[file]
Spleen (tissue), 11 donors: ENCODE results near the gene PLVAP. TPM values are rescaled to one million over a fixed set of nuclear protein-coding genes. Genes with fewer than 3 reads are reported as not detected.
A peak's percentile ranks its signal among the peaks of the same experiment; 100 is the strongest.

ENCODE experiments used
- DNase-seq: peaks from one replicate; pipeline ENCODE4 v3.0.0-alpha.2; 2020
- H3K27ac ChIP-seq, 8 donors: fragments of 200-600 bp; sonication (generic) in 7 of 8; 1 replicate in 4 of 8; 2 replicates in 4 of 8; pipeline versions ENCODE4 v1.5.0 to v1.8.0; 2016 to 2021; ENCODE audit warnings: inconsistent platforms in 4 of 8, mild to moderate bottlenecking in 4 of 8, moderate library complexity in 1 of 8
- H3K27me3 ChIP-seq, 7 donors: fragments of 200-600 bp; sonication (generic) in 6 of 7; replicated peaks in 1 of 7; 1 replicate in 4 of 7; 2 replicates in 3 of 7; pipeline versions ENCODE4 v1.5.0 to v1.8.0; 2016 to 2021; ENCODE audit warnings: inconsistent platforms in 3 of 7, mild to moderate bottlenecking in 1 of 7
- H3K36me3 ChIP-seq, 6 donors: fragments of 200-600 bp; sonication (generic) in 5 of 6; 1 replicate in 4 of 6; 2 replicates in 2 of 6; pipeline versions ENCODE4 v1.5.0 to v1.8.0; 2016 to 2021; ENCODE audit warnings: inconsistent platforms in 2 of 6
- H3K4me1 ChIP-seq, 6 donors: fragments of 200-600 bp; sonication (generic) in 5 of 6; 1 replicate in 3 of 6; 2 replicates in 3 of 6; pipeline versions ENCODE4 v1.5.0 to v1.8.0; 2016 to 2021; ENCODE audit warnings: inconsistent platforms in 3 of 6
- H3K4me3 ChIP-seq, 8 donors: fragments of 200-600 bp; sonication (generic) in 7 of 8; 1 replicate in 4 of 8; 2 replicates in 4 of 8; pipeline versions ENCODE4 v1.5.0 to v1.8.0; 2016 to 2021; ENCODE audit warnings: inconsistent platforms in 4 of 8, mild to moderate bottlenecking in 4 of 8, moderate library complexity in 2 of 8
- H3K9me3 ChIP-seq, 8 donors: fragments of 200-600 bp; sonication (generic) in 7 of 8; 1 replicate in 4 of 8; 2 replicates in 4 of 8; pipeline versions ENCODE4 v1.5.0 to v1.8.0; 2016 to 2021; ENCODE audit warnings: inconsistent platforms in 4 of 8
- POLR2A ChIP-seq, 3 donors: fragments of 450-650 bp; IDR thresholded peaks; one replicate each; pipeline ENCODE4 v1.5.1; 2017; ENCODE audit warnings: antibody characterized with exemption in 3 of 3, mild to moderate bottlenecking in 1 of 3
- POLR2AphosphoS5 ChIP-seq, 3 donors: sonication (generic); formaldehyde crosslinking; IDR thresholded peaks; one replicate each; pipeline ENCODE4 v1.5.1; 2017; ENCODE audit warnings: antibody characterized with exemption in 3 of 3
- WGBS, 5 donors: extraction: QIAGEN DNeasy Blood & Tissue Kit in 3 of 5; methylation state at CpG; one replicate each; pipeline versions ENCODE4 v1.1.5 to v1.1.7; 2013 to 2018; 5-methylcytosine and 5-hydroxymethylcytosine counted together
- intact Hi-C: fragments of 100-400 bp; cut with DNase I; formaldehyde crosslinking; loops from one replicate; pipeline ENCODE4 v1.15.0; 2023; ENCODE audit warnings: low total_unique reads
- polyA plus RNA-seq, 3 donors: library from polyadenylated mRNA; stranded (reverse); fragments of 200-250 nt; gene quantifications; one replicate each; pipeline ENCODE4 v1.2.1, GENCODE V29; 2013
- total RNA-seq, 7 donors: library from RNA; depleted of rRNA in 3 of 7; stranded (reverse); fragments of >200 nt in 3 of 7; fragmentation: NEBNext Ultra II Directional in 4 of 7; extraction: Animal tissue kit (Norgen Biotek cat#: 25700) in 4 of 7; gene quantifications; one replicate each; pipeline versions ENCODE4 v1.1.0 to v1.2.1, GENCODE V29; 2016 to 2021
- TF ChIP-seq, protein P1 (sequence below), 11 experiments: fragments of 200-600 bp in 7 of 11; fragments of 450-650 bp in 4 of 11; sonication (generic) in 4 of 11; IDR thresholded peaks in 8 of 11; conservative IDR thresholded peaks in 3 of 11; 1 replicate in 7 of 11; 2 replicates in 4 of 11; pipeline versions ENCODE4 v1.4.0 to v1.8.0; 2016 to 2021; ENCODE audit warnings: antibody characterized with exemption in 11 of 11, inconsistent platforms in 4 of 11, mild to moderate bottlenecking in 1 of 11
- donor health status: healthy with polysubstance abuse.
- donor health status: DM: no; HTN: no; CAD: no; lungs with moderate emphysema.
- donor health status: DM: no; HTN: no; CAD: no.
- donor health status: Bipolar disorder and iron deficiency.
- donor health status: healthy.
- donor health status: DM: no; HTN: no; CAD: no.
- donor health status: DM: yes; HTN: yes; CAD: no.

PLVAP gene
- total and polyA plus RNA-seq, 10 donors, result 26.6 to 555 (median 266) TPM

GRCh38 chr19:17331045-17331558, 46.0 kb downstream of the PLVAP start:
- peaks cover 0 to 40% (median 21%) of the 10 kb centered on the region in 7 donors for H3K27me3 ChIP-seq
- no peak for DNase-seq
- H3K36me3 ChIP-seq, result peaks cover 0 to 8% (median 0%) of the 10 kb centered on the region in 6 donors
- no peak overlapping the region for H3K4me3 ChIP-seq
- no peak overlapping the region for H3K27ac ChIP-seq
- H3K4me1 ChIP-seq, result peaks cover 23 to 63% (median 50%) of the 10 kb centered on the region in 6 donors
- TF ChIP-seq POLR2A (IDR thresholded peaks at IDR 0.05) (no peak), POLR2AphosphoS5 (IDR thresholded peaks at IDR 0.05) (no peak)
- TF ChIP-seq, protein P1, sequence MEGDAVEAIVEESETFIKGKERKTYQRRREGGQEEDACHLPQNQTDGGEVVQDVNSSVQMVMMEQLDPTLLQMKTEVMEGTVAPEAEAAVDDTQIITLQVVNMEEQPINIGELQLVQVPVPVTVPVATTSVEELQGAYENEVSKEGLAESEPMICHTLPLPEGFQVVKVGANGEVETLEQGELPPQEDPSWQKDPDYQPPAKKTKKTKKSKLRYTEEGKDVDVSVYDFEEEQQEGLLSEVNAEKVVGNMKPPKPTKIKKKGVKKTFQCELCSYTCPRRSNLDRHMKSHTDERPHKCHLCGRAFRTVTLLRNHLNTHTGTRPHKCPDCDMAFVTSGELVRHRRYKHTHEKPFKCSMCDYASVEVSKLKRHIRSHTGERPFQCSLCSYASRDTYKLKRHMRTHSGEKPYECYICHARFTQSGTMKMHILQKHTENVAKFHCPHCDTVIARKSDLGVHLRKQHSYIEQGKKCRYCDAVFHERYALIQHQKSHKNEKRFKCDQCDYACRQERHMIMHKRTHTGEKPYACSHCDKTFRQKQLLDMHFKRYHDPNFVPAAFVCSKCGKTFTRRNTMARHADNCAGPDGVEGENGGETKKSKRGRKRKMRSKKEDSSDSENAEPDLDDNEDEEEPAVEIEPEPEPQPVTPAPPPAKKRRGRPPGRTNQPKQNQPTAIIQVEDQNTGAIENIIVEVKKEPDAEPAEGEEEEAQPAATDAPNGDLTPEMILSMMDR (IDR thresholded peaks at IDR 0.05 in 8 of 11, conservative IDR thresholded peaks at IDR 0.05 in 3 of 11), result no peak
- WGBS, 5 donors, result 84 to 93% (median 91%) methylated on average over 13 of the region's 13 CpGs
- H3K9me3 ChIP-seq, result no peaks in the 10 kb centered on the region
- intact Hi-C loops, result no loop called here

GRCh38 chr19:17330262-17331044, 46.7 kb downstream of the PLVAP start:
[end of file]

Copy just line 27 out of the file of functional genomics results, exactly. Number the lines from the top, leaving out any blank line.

GRCh38 chr19:17331045-17331558, 46.0 kb downstream of the PLVAP start: